Product Type: Insect Lore Outdoor Toy
Newest Review: ... the bottom so that you can view the top and bottom of the creature you catch. You can easily catch a bug by taking the cone shaped top off... more
Not for squeamish mummy's
Insect Lore Creature Peeper
Member Name: cha97mw
Insect Lore Creature Peeper
Advantages: relatively inexpensive, easy to use, quite a tough toy, nice to see bugs from two angles.
Disadvantages: would be better if the top screwed on, and if one eye piece had higher magnification.
My boys received this as a Christmas present from my brother and sister in law a couple of years ago. My sister in law asked me first if this was ok, and as a science teacher and a parent of inquisitive children who like the great outdoors, I was happy for them to buy this for my children to use.
This was bought when my children were toddlers, and I found that they were more than capable of using this with my help from the age of about two and a half. The recommended age is 3 plus, but I feel that probably like most things depends on whether your child can be trusted to kindly touch bugs and not squash them or put anything yucky in their mouth, including fingers that have been poking around in the mud.
This is quite a simple bit of kit, featuring two sections. The top part of the peeper lifts off so you can put a bug onto the flat clear platform. You can then view the bug from above and below using the eye pieces in the base or the top section, and see your bug magnified up to 3 times magnification.
The base plate where the bug sits is similar in size to a petri dish, and the top does fit on quite snugly. Personally I would prefer it if the top screwed onto the base just because I feel that it is a bit much to expect a toddler to hold onto both sections while they are using the equipment. Theoretically, you could use this if you did some basic pond dipping to look at tadpoles and water insects as there is enough space to hold a small amount of water.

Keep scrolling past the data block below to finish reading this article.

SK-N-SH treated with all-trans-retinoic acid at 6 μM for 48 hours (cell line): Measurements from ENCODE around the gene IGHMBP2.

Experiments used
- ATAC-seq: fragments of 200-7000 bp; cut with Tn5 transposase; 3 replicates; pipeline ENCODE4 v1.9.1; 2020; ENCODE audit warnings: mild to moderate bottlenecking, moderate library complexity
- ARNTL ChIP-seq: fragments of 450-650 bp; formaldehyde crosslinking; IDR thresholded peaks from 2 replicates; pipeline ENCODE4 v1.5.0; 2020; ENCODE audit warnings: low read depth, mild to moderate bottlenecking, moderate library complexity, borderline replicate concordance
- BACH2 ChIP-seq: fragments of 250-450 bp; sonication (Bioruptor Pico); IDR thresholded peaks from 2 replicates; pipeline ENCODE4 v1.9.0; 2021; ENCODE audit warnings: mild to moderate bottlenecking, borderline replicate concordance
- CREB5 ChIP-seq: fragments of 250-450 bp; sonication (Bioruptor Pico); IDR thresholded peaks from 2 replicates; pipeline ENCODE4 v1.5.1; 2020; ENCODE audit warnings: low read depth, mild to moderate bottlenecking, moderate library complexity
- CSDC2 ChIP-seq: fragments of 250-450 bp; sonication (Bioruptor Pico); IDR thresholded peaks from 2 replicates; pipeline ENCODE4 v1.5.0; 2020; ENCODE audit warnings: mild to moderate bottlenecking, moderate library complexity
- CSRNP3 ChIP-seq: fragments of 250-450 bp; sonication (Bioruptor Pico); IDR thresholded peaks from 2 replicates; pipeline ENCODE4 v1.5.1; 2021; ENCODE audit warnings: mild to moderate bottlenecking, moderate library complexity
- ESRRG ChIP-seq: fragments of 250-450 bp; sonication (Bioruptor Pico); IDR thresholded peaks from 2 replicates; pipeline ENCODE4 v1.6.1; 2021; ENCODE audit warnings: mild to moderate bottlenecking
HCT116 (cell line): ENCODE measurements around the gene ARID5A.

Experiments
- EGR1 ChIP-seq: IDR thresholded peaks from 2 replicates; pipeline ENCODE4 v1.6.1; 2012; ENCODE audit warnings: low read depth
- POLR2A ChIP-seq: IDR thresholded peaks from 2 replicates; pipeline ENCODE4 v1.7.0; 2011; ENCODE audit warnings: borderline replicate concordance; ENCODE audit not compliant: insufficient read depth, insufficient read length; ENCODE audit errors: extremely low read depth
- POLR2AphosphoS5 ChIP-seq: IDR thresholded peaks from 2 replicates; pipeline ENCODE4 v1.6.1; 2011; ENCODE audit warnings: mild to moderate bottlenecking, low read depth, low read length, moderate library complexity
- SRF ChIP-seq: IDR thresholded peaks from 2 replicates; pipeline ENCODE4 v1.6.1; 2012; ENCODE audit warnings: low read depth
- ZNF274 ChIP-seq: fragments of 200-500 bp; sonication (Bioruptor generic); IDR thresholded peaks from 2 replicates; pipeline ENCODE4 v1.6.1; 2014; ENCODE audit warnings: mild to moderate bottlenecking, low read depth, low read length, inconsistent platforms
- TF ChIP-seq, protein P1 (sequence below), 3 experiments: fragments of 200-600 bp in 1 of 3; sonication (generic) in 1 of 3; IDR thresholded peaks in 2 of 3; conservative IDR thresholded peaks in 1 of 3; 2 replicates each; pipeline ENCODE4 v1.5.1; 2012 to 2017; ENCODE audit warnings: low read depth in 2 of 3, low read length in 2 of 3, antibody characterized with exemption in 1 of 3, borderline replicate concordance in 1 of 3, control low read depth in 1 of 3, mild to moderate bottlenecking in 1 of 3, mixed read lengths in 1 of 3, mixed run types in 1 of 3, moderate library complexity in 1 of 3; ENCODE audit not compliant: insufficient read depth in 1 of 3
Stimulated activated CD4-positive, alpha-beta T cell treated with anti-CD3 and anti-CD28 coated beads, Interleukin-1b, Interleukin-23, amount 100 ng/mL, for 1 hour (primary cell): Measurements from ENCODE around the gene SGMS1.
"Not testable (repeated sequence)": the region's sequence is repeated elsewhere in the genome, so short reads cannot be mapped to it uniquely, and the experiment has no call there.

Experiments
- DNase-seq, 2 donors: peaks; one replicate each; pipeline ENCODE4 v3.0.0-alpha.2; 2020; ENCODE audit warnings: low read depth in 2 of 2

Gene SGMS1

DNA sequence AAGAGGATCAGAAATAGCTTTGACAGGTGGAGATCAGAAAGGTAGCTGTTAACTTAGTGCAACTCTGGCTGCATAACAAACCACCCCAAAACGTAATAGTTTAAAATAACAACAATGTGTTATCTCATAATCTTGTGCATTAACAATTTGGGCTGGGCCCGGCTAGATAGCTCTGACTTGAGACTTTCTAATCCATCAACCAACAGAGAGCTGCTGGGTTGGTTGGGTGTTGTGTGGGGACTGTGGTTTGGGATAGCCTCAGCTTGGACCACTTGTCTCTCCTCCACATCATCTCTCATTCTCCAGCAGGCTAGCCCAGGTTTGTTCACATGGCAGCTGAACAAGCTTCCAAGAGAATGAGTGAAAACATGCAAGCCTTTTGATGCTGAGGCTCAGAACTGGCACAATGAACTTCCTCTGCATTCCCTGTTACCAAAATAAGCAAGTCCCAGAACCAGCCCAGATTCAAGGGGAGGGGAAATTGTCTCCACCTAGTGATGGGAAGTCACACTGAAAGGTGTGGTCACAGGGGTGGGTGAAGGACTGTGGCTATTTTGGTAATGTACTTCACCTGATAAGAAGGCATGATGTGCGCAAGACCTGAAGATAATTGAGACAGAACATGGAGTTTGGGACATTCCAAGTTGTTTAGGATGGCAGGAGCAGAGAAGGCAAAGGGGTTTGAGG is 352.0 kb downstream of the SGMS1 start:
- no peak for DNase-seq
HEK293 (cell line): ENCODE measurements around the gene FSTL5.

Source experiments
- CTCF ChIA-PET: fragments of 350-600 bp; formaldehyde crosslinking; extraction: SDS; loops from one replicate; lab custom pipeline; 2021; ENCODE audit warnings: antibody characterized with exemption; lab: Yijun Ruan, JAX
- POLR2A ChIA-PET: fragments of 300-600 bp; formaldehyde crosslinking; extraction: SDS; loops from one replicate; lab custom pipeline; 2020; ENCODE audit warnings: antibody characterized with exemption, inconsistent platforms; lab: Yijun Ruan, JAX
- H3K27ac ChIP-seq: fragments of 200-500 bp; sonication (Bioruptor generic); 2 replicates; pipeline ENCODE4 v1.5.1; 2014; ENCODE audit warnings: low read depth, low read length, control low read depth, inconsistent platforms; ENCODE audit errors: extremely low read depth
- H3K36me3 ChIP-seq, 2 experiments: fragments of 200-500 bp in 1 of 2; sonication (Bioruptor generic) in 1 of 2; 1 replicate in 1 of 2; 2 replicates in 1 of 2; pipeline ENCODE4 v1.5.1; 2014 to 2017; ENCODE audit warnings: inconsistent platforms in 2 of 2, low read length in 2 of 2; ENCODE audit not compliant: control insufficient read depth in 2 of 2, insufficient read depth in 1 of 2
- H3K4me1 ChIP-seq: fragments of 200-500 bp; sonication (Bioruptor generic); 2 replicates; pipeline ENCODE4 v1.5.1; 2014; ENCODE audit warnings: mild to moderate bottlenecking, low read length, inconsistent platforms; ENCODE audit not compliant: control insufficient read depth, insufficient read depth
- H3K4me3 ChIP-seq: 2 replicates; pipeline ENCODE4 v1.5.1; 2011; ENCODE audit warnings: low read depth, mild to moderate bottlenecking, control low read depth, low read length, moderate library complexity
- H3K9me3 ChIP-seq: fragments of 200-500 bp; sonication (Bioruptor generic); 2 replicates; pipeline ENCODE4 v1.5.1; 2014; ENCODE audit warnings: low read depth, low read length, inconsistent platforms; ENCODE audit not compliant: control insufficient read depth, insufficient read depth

The apparatus came with a small plastic bug so you could practice using this before going outside with it. This was probably part of the reason the recommended age is 3 plus, as it was about the size of a ten pence piece, and might be a choking hazard.
In practice, we have found it can be quite tricky for a child to catch a bug of interest and get it into this apparatus. Therefore, we have spent more time using the top part of the apparatus as something to trap a bug under on the floor or wall, to let us look at it. Magnification is ok, but not that exciting, so while this was a popular toy the first summer they got it, it is not something they look at a lot nowadays. They liked to look at some of their little toys in the apparatus too, which I guess was a bit of a novelty, and they were keen to share with each other and myself what they had seen.
This is a relatively cheap toy priced at around £4.50 on amazon. I feel it is certainly worth the price, and I liked the way my sister in law teemed this up with a book about garden insects that the boys might come across, as this made it really a lot more relevant to them. I feel it is quite a hard wearing toy. It has been used outside and been dropped, and has not got any chips or scratches on it. For children who like exploring the great outdoors, it is nice for them to learn about basic ecology through play.
If you are the sort of person who does not like handling bugs or you are a bit squeamish about your children poking around the garden, this might not be the toy for you, but I thought it was pretty entertaining for my children.
Summary: A fun piece of kit to introduce children to basic biology.
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